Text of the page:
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But he showed a special interest in visiting the local Franciscan friary at the church of San Bernardino within a block of the Serra family house. Attending the friars ' primary school at the church, Miquel learned reading, writing, mathematics, Latin, religion and liturgical songespecially Gregorian chant.

Gifted with a good voice, he eagerly took to vocal music. The friars sometimes let him join the community choir and sing at special church feasts. Miquel and his father Antonio often visited the friary for friendly chats with the Franciscans.

A year later, he became a novice in the Franciscan order.

Junípero Serra

On September 14,some two months before his 17th birthday, Serra entered the Franciscan Order at Palma, [18] [19] specifically, the Alcantarine branch of the Friars Minor, body slim salon v baku reform movement in the Order.

The slight and frail Serra now embarked on his novitiate period, a rigorous year of preparation to become a full member of the Franciscan Order. He was given the religious name of Junípero in honor of Brother Juniperwho had been among the first Franciscans and a companion of Francis of Assisi. He still had seven years to go to become an ordained Catholic priest. He immersed san carlos fogyás in rigorous studies of logic, metaphysics, cosmology, and theology. The friars would wake up every midnight for another round of chants.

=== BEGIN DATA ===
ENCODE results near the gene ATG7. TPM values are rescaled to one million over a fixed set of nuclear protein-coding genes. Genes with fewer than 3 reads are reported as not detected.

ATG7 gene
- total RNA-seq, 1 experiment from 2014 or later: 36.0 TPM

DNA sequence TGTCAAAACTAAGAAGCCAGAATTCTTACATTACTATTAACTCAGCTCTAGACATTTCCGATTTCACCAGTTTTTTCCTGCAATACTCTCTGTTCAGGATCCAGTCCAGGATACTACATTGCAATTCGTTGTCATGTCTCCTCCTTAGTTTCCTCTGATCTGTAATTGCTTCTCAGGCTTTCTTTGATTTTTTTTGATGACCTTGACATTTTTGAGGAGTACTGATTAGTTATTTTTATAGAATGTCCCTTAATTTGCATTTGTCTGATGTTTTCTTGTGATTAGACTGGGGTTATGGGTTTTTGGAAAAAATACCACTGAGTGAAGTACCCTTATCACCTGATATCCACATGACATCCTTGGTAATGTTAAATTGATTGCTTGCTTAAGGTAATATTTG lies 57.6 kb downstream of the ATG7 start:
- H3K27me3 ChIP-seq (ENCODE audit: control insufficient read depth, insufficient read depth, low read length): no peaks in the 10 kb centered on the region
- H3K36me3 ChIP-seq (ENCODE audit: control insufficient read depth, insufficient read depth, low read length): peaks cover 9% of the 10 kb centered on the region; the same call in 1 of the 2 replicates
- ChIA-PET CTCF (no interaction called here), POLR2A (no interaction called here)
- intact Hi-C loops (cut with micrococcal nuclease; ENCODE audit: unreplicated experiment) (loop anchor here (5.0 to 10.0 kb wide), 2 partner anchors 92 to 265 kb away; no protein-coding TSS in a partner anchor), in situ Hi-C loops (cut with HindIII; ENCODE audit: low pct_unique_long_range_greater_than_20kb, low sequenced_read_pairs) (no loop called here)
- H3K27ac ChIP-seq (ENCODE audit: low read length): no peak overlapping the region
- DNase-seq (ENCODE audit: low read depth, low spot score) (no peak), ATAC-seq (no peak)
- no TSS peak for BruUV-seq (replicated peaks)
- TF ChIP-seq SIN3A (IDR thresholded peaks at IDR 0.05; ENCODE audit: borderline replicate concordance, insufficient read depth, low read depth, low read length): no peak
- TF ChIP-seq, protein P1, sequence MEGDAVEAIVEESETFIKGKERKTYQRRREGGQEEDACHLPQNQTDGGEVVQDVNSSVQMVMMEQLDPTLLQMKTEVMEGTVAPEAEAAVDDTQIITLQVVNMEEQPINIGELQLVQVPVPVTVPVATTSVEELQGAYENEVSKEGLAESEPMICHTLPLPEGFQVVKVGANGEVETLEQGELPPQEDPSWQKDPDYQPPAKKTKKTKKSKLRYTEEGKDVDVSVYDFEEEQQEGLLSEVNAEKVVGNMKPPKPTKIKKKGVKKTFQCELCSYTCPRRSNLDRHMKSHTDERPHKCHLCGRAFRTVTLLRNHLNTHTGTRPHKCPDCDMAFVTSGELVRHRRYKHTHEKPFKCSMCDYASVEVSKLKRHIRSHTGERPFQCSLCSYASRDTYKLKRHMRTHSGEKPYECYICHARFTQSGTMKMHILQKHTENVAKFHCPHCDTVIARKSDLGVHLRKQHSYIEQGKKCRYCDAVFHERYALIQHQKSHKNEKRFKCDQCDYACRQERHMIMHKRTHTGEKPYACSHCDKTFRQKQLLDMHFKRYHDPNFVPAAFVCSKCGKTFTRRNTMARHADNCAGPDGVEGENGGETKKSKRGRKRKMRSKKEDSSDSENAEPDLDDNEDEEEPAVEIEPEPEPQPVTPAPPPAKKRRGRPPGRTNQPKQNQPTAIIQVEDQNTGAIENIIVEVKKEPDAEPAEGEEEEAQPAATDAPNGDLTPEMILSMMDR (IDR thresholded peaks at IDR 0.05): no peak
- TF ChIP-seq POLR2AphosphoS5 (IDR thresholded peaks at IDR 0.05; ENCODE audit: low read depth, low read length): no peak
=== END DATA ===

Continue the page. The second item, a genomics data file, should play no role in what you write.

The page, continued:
Serra's superiors discouraged letters and visitors. He followed the news of famous missionaries winning beatification and sainthood. InSerra became a priest, and three years later earned an ecclesiastical license to teach philosophy at the Convento de San Francisco.

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His philosophy course, including over 60 students, lasted three years. Among his students were fellow future missionaries Francisco Palóu and Juan Crespí. He received a doctorate in theology from the Lullian College founded in the 14th century by Ramon Lull for the training san carlos fogyás Franciscan missionaries in Palma de Majorca, where he also occupied the Duns Scotus chair fogyni ecard philosophy until he joined the missionary College of San Fernando de Mexico in Serra sometimes went home from Palma for brief visits to his parents—now separated—and gave them some financial support.

On one occasion he was called home to anoint his seriously ill father with the last rites. In one of his final visits to Petra, Serra found his younger sister Juana María near death. Serra, now 35, was assured a prestigious career as priest and scholar if san carlos fogyás stayed in Majorca; but he set his sights firmly on pagan lands.